Jackson Hole’s first major wildfire of the season was burning on roughly 750 acres in the Gros Ventre drainage as of Monday morning.
The Red Rock Fire continues to ignite trees and other plants on the Bridger-Teton National Forest approximately 26-miles northeast of Jackson, Forest Service officials said in a statement issued late Sunday.
The lightning-caused fire was discovered Saturday at about 1:30 p.m. A strong thunderstorm blew through the valley that afternoon.
The blaze is currently burning in mixed conifer trees. The fire is located three-quarters of a mile east of the Crystal Creek trailhead near Alkali Creek.
Firefighters are letting the fire burn for the benefit of the landscape.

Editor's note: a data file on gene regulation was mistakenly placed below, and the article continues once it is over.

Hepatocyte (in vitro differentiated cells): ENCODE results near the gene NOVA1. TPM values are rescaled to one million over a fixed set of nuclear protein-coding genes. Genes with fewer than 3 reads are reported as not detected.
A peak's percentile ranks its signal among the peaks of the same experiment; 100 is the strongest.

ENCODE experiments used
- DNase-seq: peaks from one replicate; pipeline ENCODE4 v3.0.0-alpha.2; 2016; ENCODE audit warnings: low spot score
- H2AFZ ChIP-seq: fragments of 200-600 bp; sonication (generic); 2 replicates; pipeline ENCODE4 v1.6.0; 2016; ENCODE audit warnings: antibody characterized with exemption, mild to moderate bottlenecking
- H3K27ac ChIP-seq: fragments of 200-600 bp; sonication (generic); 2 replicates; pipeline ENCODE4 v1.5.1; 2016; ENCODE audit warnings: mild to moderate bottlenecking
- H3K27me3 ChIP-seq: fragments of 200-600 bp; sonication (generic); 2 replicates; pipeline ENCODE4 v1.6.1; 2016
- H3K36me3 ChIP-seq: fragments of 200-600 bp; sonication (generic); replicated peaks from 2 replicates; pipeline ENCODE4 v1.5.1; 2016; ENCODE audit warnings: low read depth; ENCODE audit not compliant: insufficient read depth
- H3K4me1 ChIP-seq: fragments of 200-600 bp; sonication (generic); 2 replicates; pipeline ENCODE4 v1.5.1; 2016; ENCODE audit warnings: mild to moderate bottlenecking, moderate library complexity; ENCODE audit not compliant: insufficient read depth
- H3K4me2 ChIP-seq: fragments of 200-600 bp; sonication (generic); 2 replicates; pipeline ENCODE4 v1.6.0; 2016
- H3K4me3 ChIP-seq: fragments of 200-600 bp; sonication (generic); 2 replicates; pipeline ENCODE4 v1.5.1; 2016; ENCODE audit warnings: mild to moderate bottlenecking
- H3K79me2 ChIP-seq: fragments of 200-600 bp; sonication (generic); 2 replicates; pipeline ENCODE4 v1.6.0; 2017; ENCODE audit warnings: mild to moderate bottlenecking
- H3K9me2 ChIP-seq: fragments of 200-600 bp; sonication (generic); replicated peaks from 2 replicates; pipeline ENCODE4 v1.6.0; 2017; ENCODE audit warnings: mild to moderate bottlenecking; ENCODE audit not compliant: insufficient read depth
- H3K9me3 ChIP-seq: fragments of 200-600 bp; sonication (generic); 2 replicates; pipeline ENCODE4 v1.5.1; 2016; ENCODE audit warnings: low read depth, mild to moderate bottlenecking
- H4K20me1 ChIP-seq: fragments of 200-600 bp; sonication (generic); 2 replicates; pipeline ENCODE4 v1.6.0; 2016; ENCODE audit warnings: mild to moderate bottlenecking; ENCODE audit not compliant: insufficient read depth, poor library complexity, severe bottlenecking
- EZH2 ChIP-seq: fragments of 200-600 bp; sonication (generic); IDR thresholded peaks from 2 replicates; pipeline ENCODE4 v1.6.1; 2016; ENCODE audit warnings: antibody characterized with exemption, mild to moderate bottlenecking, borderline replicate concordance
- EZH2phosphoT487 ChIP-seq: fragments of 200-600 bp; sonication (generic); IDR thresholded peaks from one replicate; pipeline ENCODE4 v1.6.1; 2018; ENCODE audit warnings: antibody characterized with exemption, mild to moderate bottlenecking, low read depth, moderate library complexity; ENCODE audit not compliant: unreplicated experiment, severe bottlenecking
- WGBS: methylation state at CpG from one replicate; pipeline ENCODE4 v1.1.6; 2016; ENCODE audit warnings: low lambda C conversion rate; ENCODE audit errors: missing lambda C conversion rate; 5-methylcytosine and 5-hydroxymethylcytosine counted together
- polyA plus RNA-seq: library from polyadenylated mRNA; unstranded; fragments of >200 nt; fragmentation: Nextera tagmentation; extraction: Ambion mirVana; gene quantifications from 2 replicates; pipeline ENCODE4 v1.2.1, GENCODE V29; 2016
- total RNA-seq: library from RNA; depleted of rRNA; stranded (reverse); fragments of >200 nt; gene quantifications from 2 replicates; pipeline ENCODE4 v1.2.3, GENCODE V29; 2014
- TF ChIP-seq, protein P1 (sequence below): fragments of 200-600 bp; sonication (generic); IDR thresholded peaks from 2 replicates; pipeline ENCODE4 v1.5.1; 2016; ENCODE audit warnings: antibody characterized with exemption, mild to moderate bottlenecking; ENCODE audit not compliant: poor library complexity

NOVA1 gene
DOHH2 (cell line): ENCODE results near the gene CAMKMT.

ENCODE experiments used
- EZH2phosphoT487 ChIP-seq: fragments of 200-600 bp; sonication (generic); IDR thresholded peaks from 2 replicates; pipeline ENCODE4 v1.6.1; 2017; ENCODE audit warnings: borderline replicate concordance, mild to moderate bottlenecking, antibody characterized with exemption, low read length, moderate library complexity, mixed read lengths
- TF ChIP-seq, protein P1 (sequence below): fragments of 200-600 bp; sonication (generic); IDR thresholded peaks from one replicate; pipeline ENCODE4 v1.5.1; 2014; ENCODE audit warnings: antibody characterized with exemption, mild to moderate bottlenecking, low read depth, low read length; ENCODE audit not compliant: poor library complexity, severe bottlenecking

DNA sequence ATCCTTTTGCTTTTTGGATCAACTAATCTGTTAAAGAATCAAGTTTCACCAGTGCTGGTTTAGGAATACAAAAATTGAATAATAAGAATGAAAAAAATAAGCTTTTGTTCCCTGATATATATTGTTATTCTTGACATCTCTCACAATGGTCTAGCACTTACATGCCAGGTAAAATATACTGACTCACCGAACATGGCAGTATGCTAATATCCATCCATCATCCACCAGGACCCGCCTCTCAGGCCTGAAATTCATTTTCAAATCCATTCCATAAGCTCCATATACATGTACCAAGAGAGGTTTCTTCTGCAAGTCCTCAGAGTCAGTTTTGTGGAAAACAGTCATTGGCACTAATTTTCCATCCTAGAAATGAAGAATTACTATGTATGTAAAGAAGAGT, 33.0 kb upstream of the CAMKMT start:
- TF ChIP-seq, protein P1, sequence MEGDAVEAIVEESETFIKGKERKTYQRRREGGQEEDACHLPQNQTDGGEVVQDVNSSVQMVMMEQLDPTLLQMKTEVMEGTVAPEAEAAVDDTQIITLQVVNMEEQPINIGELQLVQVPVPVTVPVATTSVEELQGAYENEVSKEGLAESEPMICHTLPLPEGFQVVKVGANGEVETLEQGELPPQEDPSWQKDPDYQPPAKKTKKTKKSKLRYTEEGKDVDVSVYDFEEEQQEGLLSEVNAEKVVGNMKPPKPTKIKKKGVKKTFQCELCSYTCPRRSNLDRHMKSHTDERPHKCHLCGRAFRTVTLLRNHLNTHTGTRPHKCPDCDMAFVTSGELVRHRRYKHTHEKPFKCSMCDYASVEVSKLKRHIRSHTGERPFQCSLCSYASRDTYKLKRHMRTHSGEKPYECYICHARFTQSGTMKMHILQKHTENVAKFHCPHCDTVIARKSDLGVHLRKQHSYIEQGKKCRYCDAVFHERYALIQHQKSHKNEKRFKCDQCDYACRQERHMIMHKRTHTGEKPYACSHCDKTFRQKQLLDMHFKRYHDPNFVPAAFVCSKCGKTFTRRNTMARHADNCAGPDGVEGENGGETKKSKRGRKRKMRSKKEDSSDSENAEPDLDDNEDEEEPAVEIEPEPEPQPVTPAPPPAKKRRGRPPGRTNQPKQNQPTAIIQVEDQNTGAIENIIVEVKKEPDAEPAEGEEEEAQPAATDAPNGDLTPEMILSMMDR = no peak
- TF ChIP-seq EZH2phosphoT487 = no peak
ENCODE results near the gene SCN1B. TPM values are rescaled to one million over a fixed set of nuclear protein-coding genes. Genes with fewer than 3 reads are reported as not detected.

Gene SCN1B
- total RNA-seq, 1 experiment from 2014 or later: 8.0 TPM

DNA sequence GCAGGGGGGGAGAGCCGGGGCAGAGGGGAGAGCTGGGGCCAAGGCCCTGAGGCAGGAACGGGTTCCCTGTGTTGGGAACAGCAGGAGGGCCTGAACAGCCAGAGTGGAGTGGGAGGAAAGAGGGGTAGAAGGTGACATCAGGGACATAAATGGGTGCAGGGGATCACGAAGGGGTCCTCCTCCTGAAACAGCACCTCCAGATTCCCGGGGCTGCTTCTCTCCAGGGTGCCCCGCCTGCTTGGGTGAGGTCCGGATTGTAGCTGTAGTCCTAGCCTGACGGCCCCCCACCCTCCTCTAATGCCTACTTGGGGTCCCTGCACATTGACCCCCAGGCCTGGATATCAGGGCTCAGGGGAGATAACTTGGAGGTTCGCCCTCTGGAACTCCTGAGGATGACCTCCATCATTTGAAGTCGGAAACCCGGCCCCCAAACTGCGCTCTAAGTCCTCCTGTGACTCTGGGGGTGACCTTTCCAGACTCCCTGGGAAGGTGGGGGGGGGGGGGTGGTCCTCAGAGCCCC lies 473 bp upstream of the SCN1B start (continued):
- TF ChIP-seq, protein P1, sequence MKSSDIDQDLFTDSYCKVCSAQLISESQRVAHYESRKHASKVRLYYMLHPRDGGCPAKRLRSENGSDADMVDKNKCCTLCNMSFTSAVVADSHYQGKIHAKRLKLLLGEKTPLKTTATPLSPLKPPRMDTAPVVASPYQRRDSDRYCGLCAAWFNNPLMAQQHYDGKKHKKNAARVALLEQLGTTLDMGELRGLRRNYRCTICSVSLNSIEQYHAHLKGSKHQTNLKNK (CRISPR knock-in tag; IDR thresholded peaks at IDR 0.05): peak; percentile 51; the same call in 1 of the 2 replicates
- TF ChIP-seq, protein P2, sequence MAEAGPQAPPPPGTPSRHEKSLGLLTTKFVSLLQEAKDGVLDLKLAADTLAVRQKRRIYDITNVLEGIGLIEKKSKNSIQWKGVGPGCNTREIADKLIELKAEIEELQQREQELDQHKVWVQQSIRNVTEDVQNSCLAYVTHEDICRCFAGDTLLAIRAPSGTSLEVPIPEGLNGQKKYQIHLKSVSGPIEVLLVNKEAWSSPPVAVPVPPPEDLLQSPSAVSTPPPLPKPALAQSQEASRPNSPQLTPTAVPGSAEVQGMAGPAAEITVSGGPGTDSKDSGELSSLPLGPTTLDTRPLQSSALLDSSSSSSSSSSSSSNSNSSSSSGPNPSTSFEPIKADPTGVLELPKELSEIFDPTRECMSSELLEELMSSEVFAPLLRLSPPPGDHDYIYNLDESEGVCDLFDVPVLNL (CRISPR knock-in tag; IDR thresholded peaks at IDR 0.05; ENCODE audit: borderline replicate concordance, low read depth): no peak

“The Bridger-Teton is a fire-adapted ecosystem,” Jackson District Ranger Dale Deiter said. “Fire plays an important role in maintaining the health of this area’s wildlife habitat and vegetation.”
On Sunday afternoon, the fire put off a large column of smoke behind Sleeping Indian, also known as Sheep Mountain.
The fire danger rating for the Bridger-Teton is listed as “high,” the middle of five fire danger ratings from “low” to “extreme.” A high fire danger means that the fine dead fuels ignite readily and fires start easily from most causes. Unattended brush and campfires are likely to escape.
For more information on the Red Rock Fire, visit www.tetonfires.com.